When Syrian President Bashar al-Assad elected to bomb noncombatants and combat then moderate revolutionary forces like the Free Syrian Army (FSA) in preference to eliminating at the outset the al-Qaeda-type organizations (like al-Nusra), Abu Bakr al-Baghdadi could not have known his own enterprise, the Islamic State of Iraq and the Levant (ISIL) was being groomed to first blackmail the western powers (political theatrical: “Assad Or The Terrorists”) and would later (about now: “Assad vs The Terrorists”) become exposed to Moscow’s most advanced, devastating, and lethal conventional firepower.

 When in 1964, the Soviet KGB established Yassir Arafat and the Palestinian Liberation Organization (PLO), the refugees of 1948, first caught between armies and then abandoned between states, could not have known of the Soviet mechanics behind what they would perceive as their own deeply anti-Semitic and violent “Palestinian” liberation movement, nor could they have known then that another 52 years of wasting enslavement to the Middle East Conflict, which they themselves have been made to sustain, would lay ahead of them.

The hidden hand in the more dramatic and recent history of despotism turns out that of a dark “privileged of the Party” (the Soviet State then) or “new nobility” (Putin’s state now) intent on producing conflict that it may then claim to control.

Between them, Moscow and Tehran appear to advise, fund, or otherwise influence Hamas and Hezbollah, whose leaders have done well for themselves — Ismael Haniyeh and Khaled Mashaal have developed reputations as billionaires — while those they purport to represent continue to suffer their constraints and their plundering.

In the medieval mode, power may be expected to be capricious and self-aggrandizing.

In reference, the reader will find a BBC Radio piece by Alex Last telling of the Soviet urging Somali militia in the 1970s into war with Ethiopia, then an American client state, over possession of the Ogaden.  While doing that, Moscow was developing influence in Ethiopia, and as it succeeded in that purpose, it chose to betray Somalia, which troops had by then effectively conquered 90 percent of the contested space.  Backing Ethiopia, its new client state, Moscow then produced for it a greater and more powerful army, one including thousands of Cuban troops and all the hardware necessary to push Somalia’s military out of the Ogaden.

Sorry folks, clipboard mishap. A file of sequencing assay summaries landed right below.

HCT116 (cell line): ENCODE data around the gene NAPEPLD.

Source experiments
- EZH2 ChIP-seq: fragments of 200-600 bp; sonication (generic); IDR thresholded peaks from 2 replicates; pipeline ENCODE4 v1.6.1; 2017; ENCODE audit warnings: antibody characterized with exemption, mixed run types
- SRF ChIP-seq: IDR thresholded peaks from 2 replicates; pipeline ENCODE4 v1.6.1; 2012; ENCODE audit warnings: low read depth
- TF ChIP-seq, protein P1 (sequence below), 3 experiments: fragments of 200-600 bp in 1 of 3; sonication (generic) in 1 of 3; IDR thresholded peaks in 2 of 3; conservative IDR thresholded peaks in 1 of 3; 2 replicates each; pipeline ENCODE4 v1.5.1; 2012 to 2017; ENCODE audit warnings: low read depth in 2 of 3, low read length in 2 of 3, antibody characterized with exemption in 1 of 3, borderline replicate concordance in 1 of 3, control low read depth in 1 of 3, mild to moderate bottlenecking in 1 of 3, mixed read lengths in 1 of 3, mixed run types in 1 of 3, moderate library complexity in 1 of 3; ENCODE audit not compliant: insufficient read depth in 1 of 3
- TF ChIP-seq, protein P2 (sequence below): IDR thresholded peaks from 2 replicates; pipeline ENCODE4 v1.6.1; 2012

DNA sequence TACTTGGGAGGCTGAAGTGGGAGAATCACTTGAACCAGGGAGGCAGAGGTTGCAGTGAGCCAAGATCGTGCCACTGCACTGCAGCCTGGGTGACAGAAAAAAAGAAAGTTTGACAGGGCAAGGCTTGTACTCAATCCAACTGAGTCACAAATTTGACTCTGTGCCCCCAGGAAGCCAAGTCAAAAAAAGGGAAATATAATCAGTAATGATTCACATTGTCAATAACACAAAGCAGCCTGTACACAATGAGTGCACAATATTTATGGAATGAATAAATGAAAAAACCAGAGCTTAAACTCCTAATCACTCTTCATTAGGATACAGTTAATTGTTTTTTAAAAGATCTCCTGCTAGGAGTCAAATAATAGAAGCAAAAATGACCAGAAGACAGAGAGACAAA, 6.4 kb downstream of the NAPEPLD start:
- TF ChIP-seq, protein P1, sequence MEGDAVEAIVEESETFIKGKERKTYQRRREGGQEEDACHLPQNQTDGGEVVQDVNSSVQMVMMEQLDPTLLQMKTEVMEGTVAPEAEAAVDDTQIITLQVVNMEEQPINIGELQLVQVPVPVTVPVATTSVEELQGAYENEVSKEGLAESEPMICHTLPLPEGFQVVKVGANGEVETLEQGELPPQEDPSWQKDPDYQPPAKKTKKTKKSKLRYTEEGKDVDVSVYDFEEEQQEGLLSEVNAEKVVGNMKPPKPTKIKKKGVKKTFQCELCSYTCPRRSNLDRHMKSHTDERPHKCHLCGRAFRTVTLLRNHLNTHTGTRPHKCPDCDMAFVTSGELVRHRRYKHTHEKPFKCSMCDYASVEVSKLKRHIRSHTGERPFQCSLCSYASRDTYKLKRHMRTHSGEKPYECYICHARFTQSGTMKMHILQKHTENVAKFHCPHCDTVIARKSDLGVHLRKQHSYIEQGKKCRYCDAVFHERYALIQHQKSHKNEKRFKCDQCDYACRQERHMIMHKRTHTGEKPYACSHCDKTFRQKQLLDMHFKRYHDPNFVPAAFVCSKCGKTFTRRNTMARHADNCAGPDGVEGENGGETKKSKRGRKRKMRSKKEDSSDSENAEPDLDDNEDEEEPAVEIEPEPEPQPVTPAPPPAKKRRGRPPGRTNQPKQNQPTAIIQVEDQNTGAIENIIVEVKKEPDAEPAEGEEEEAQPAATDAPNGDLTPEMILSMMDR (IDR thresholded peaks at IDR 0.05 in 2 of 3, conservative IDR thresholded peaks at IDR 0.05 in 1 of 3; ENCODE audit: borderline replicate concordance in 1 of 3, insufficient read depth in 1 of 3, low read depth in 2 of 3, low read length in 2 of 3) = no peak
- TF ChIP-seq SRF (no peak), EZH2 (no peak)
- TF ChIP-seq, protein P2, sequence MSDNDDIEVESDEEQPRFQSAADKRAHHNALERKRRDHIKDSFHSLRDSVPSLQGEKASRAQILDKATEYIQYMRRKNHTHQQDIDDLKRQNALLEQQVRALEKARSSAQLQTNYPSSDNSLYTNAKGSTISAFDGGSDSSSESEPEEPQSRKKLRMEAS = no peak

Arms sales?

The pleasure of having displaced American influence in Ethiopia (for a while)?

For the pleasure of feeling in control?

While Moscow today may claim to be more concerned with Syria than with Jerusalem, Gaza, and Ramallah, one may ask to what extent Moscow appears concerned with the suite of UN-acknowledged human rights and values, for in Syria and just as with the “Palestinian Liberation Struggle” (and in the 1970s, Somali justice in the Ogaden), Moscow’s genuine concern seems very small for those whose interests it claims to have taken to heart.

Related on BackChannels

“Cold War? –> Cold Struggle.”  May 15, 2016.

“Quote — Manipulation — About the PLO Leader — Pacepa and Rychlak (2013).”  December 2, 2014.

“Syria — “Assad vs The Terrorists” — How ISIS Defends Assad.”  October 2, 2015.

General Reference

Last, Alex.  “The Ogaden War.” Interview with General Mohamed Nur Galal.  BBC Radio, April 7, 2016.

Strokan, Sergei and Vladimir Mikheev.  “Why Moscow is in no hurry to mediate Israeli-Palestinian conflict.”  Russia Beyond the Headlines, October 29, 2015.

Westcott, Lucy.  “U.S. Accuses Assad of Aiding ISIS Through Airstrikes.”  Newsweek, June 2, 2015.

Wikipedia.  “Palestine Liberation Organization”.